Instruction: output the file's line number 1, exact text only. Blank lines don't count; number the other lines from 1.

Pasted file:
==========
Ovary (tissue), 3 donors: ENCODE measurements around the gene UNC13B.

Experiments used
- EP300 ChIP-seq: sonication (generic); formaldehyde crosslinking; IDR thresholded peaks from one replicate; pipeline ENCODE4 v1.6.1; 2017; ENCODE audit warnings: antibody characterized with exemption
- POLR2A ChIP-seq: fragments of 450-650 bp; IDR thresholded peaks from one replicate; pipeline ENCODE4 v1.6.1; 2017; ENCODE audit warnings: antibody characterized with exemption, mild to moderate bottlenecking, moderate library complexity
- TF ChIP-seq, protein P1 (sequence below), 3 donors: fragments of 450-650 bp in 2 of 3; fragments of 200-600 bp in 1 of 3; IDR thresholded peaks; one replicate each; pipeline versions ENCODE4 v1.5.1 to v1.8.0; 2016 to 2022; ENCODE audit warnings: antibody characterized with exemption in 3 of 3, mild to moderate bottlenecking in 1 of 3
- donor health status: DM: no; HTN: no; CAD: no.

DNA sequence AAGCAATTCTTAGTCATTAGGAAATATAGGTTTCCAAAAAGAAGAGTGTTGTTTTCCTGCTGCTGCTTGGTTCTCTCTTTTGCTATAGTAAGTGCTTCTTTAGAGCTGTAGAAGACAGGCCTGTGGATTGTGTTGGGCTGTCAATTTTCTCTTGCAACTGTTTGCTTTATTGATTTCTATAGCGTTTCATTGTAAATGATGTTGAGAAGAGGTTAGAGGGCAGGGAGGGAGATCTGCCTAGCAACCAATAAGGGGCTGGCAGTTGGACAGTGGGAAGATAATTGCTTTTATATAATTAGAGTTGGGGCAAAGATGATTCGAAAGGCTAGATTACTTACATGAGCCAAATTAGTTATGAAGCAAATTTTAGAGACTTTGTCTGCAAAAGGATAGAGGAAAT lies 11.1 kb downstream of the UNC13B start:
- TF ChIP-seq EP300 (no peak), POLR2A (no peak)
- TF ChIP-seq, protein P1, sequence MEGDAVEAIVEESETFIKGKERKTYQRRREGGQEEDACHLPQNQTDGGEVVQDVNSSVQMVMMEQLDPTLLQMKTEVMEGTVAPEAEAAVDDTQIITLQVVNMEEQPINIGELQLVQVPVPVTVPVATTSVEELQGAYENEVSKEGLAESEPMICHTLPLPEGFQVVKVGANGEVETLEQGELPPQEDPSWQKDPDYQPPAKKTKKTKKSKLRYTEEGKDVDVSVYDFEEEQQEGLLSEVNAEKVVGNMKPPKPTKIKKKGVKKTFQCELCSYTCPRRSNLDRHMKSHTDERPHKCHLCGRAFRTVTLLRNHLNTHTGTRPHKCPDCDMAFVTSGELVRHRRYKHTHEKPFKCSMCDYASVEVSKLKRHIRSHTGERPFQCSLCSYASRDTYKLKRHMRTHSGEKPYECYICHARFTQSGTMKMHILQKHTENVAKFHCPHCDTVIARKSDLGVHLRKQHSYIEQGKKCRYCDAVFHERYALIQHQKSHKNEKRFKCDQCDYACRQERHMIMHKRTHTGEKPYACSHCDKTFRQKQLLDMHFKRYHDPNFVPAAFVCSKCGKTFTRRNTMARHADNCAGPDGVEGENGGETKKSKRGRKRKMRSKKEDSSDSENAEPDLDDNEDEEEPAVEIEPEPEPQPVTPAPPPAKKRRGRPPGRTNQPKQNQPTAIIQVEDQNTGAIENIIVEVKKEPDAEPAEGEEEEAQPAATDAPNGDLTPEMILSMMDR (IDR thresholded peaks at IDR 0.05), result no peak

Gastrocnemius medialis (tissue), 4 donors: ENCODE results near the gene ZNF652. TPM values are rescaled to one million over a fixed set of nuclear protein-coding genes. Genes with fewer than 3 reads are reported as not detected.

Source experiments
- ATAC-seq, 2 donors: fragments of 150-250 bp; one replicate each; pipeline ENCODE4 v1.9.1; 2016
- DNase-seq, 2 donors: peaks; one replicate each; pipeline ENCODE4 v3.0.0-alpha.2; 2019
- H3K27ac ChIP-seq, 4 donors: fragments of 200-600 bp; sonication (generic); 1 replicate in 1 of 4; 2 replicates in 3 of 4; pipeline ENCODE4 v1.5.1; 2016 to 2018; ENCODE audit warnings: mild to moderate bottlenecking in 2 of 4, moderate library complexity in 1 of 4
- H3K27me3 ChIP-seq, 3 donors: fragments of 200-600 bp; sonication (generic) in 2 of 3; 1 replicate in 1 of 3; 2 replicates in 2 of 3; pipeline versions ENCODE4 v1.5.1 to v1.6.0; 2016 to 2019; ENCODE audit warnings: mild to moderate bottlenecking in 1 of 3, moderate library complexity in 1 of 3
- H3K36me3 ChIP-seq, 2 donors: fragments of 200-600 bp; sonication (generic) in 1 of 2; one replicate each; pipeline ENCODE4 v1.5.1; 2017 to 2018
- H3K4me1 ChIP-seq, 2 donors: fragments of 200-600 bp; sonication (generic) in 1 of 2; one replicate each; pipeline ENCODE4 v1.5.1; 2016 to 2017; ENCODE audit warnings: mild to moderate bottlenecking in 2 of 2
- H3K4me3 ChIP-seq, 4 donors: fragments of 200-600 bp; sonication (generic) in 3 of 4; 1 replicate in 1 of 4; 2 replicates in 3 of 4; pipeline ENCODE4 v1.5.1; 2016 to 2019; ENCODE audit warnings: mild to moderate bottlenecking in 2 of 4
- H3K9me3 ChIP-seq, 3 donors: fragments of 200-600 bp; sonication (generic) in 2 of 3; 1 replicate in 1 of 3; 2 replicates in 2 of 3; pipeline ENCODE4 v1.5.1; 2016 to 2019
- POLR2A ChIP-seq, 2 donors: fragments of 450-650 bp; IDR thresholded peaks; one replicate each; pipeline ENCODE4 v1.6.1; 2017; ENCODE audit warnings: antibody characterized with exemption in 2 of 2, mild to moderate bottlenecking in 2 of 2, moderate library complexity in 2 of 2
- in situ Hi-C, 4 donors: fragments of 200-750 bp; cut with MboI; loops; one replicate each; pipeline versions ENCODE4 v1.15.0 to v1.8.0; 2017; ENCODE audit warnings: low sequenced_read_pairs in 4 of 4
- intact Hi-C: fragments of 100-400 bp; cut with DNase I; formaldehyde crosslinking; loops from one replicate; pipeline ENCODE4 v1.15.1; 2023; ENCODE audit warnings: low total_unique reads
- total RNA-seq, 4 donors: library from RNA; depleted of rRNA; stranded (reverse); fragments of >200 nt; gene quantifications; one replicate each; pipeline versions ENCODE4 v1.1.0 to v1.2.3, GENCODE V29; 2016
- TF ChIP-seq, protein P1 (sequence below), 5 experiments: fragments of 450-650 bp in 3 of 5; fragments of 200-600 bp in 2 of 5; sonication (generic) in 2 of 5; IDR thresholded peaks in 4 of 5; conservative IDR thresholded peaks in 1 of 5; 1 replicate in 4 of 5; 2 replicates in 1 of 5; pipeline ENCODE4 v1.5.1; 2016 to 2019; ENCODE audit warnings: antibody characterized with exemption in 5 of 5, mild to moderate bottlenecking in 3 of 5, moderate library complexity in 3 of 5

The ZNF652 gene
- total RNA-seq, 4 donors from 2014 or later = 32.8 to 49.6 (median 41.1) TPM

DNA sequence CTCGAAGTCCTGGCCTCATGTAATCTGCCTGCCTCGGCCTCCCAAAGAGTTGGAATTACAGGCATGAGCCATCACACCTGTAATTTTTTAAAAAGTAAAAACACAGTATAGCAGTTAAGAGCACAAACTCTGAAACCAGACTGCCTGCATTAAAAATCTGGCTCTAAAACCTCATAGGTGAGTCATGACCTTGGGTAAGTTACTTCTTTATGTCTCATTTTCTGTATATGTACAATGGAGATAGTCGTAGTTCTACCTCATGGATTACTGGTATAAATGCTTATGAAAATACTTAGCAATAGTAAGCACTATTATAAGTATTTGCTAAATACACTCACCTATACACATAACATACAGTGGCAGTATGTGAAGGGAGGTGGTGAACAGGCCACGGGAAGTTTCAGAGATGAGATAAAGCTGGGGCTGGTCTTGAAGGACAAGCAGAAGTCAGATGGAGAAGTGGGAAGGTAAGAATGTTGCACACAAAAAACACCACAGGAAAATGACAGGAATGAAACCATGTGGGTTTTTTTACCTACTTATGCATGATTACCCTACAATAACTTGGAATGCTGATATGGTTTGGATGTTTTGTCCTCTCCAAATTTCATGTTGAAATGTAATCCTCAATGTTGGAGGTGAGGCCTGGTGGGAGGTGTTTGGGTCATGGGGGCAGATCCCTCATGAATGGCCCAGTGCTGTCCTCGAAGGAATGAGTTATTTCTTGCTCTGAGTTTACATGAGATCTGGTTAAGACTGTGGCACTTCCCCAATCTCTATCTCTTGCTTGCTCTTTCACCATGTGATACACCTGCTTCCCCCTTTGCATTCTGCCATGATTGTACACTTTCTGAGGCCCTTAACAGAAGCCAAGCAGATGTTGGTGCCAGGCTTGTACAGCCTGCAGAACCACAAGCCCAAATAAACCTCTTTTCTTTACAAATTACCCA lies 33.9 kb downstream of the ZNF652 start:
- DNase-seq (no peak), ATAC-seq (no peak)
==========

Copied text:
Ovary (tissue), 3 donors: ENCODE measurements around the gene UNC13B.